Pakistan borrowed $2b last week, returned 40% as debt payment

0
75

Pakistan read $2 billion in fresh foreign loans only to return $809 million or 40% of that amount to repay foreign debt in the week ended June 26.

After adjusting that debt payment, the country’s net dollar reserves increased by $1.2 billion, according to the data the SBP released on Thursday.

Our foreign exchange reserves held as on June 26 reached $11.2 billion for the first time since April 2020. This is contrary to the preceding week’s tally when they fell to their lowest level in seven months.

The increase can be attributed to the dollar inflows into the country. This includes $725 million from the World Bank, $500 million from the Asian Development Bank and $500 million from the Asian Infrastructure Investment Bank.

The SBP publishes its weekly foreign exchange reserve data with a gap of a few days and the next weekly data may see its reserves shore up again because of fresh inflows of $1.3 billion in the current week by Chinese banks.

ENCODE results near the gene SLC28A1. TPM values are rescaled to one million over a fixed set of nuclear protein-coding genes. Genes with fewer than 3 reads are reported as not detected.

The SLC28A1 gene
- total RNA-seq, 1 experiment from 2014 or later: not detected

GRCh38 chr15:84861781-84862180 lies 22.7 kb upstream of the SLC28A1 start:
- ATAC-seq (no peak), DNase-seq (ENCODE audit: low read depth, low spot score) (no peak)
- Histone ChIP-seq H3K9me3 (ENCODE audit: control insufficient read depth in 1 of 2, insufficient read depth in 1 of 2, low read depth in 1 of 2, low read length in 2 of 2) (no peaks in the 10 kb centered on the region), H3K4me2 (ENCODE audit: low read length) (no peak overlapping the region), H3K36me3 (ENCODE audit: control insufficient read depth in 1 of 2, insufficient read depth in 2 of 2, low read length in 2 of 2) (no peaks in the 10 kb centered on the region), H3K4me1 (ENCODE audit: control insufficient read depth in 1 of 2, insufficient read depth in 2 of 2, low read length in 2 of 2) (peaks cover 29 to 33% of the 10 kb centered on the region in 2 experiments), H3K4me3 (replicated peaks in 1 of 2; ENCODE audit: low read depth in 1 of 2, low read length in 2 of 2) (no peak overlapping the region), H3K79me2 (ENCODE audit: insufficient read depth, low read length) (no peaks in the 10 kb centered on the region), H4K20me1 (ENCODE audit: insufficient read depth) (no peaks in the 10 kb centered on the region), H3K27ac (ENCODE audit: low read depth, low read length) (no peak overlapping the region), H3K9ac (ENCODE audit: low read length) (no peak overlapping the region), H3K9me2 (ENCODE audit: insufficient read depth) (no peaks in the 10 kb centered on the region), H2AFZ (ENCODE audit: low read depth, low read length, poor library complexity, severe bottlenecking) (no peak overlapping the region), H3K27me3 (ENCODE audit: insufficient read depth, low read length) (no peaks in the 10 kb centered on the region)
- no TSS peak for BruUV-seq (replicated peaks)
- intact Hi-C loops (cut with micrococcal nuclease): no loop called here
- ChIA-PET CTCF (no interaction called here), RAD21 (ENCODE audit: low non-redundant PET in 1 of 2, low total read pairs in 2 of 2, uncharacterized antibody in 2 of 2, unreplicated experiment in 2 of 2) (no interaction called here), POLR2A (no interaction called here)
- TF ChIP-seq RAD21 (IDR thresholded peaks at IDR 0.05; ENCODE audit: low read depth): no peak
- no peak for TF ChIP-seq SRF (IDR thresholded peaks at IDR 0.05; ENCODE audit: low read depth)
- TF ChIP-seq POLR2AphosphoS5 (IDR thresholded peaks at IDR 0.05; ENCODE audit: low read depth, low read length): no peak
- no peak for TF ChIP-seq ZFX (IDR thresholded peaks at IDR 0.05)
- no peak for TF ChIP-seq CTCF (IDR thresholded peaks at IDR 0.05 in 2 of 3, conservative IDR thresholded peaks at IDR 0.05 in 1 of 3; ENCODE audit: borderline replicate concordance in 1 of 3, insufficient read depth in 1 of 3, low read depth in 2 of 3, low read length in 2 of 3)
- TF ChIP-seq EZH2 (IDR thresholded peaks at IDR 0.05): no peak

Pakistan’s depleting dollar reserves were one of the main challenges for the present government when it came into power in August 2018. Within the first six months of its rule, the government saw the dollar reserves fall to $6 billion, barely enough to pay for two months of imports. To tackle this challenge, PM Khan’s government signed a $6 billion bailout with the International Monetary Fund.

The IMF programme opened more doors for Pakistan as the World Bank, ADB and AIIB also pledged support. According to the IMF, its programme was supposed to unlock funding of $38 billion over the life of this programme from multilateral donors.

The dollar reserves doubled from its lowest point in 2018 to $12 billion this year. The dollar account turned to a surplus in October last year. However, going to the IMF comes at a cost due which steps were taken to choke economic growth such as reducing imports, depreciating the rupee, and increasing interest rates, which made borrowing expensive.

In the first nine months of the current fiscal year, the loss to our dollar account was reduced by 73% and we were in surplus in May, the latest month for which data is available.